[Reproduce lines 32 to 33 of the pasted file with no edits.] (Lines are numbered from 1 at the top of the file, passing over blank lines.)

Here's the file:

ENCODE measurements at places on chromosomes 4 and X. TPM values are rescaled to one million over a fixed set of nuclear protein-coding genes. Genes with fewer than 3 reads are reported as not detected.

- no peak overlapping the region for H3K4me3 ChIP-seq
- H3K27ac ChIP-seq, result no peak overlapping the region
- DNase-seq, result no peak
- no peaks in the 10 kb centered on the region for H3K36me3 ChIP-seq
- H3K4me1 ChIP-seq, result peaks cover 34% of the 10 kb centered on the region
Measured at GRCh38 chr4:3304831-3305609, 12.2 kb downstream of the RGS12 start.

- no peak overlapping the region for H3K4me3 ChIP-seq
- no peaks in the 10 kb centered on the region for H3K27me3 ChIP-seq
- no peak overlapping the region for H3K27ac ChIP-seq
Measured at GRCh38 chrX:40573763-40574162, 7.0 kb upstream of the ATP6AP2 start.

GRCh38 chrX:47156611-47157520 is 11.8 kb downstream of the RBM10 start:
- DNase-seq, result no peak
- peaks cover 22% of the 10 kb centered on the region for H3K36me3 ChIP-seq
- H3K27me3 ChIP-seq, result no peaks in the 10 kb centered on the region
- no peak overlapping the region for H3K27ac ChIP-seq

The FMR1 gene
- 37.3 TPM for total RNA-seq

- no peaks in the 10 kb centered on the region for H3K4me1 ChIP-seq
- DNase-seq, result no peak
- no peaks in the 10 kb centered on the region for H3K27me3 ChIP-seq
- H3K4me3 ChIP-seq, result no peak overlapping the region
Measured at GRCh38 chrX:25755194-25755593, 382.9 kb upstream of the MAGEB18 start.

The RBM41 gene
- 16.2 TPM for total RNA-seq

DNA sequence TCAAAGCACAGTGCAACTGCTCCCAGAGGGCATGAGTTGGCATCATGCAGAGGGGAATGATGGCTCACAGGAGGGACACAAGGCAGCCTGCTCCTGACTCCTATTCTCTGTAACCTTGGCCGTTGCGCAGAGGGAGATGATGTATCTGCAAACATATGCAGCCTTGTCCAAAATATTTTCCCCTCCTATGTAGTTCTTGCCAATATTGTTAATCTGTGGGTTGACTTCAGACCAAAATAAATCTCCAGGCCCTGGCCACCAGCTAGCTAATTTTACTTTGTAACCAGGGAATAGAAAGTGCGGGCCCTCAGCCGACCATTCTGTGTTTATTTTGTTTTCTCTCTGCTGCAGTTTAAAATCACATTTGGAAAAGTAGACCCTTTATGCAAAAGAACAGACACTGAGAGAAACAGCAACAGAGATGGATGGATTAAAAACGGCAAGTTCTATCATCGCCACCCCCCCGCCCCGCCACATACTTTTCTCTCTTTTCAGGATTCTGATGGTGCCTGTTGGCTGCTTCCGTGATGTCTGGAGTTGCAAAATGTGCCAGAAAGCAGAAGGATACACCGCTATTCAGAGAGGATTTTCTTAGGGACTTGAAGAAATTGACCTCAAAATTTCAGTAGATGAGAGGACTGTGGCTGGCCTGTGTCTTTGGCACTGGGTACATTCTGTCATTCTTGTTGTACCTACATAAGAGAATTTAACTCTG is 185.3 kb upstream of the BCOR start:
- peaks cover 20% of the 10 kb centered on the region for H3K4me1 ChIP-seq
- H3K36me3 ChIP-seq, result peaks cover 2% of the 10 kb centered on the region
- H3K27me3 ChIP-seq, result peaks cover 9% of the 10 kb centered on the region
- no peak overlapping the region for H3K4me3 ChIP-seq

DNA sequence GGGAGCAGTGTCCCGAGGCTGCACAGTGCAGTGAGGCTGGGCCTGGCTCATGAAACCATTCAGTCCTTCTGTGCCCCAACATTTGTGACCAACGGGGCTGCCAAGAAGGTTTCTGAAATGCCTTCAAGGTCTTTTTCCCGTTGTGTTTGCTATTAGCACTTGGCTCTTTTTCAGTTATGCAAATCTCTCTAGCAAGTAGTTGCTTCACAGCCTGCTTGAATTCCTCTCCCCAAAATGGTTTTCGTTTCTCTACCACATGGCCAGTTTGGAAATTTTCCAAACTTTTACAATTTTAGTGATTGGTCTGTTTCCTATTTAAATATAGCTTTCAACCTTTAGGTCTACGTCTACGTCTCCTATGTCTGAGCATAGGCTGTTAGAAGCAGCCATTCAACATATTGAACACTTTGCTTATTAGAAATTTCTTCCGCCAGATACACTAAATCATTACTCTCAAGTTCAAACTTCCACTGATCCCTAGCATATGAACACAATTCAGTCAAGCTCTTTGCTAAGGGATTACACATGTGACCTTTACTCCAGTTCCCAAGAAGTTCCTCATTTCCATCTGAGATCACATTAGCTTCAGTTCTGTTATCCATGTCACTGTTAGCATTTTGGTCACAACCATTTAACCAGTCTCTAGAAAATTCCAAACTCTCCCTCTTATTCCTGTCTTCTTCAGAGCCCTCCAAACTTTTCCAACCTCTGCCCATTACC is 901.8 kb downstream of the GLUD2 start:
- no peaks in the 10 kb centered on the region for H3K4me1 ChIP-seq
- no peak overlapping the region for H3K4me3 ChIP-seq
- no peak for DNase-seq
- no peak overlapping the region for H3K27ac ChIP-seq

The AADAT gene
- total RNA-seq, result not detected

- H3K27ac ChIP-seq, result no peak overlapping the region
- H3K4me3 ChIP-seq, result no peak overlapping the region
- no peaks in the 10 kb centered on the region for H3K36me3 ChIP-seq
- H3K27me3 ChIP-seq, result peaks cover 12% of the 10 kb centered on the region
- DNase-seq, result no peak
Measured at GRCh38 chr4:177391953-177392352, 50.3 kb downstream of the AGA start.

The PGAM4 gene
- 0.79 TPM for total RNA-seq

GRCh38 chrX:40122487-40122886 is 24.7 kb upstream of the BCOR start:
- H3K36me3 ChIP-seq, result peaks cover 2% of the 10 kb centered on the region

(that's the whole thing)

- no peaks in the 10 kb centered on the region for H3K4me1 ChIP-seq
- no peak overlapping the region for H3K4me3 ChIP-seq